Guest Post: Making Art + Making Memories
A friend of mine recently posted a photo of an art project that caught my eye. I love the piece, and more importantly, I love what it stands for. I asked her if she’d be willing to share her story on Wellfesto, and she wrote the following guest post. Thanks so much, Dalton McCurdy, for your beautiful story and reminder for all to keep our eye on what counts.
It’s so easy to get caught up in the day-to-day. We are encouraged to do it all. Down time is lost time. Productivity is calculated in actions and, as a result, attention and outputs are stretched thin. I am completely guilty of being affected by this. With three kids five and under, a full-time job and an active lifestyle I am so often simply trying to survive and check things off the list. And often times, I get so wrapped up in the “surviving” that I forget to take time to appreciate what is most important to me and my family. As I’ve recognized this, I’ve tried to figure out ways to take a step back, simplify, and focus as much time as possible on doing what makes me happy. To do this, and create a permanent reminder, I schemed up an art project to complete with my oldest daughter. Two years ago, my daughter’s teacher passed along a set of letter stamps that the school was going to get rid of. We used these stamps along with a large blank canvas and a little paint to pen a family mantra — a series of reminders and actions that we all love, make us smile and collectively find importance in.
Fly a kite.
Go on adventures.
Ski big mountains.
Let go of what doesn’t make you happy.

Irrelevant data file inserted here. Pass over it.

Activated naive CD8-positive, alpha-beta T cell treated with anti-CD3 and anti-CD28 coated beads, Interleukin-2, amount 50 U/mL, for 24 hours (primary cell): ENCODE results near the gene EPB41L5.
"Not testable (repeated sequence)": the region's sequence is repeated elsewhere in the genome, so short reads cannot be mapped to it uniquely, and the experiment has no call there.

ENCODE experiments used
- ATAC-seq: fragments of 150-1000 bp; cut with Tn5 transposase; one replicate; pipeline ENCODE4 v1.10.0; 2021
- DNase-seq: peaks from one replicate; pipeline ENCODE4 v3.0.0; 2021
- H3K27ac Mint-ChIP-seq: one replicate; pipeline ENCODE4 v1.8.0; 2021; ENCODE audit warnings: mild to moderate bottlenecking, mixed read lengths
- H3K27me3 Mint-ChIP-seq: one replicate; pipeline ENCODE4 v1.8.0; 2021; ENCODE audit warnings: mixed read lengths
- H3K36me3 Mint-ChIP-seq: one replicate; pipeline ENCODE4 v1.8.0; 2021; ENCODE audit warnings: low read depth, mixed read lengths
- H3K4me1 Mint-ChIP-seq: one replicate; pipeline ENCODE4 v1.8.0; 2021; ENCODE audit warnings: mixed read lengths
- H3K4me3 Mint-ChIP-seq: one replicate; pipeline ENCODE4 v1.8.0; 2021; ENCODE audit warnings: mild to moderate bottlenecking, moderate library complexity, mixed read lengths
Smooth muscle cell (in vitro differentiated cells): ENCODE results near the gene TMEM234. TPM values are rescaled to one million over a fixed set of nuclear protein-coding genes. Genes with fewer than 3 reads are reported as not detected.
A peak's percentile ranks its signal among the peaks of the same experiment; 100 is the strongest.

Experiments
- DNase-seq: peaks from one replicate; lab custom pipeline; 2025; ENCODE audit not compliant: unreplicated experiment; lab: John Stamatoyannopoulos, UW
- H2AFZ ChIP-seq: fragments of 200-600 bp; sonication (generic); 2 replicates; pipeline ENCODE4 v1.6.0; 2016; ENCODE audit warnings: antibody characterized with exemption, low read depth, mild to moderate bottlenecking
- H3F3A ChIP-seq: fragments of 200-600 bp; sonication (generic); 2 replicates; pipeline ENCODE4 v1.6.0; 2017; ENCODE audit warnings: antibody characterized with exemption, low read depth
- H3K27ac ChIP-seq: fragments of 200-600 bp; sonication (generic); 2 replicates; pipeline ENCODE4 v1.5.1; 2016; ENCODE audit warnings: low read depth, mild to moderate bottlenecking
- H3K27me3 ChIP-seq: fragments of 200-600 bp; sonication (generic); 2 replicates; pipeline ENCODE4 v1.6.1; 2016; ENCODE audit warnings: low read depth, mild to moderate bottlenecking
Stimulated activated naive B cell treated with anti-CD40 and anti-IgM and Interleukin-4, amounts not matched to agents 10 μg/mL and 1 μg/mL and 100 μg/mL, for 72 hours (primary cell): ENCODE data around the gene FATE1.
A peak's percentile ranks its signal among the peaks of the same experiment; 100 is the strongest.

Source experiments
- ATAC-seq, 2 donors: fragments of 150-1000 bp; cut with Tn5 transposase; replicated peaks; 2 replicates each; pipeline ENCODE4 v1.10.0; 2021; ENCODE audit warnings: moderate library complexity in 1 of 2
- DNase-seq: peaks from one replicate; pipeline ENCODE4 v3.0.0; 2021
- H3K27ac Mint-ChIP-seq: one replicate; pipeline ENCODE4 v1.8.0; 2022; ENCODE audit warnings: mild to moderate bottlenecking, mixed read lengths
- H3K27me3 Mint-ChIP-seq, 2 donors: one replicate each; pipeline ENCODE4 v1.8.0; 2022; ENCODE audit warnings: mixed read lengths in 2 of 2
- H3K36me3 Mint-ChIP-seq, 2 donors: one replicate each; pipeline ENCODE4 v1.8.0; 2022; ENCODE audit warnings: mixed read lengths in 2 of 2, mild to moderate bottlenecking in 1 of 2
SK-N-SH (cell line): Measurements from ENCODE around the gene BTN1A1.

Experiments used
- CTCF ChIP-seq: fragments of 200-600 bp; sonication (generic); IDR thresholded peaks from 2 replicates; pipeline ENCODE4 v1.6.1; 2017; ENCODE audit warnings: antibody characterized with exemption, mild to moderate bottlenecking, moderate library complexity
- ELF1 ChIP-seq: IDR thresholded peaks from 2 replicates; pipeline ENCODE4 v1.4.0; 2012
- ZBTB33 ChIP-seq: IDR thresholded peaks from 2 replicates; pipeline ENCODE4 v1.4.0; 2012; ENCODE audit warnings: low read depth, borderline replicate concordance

My oldest daughter is currently in kindergarten. Every day she learns more about letters and sounding out words, which made this such a fun project to work on together. Going over sounds and word structure put even more emphasis on each reminder. As we printed, we talked and shared stories, and as each word came to formation, we’d say it out loud. The final product is now hanging in our stairwell. It serves as a great reminder to us all to slow down and remember what’s important in life; to focus our actions and energy on what makes us happy and let all the other stuff melt away. My five-year-old is proud of her creation and feels invested in the printed words she put to canvas. And the piece has made an impact on the rest of the family as well. Hearing my three-year old say, “be present” as we walk up the stairs past the canvas to go to bed at night (even if she is just pleased with herself for memorizing the words) is incredibly grounding. It serves as a reminder to appreciate the simple things, stay focused on what makes us happy and not get caught up in filling our time with the unimportant.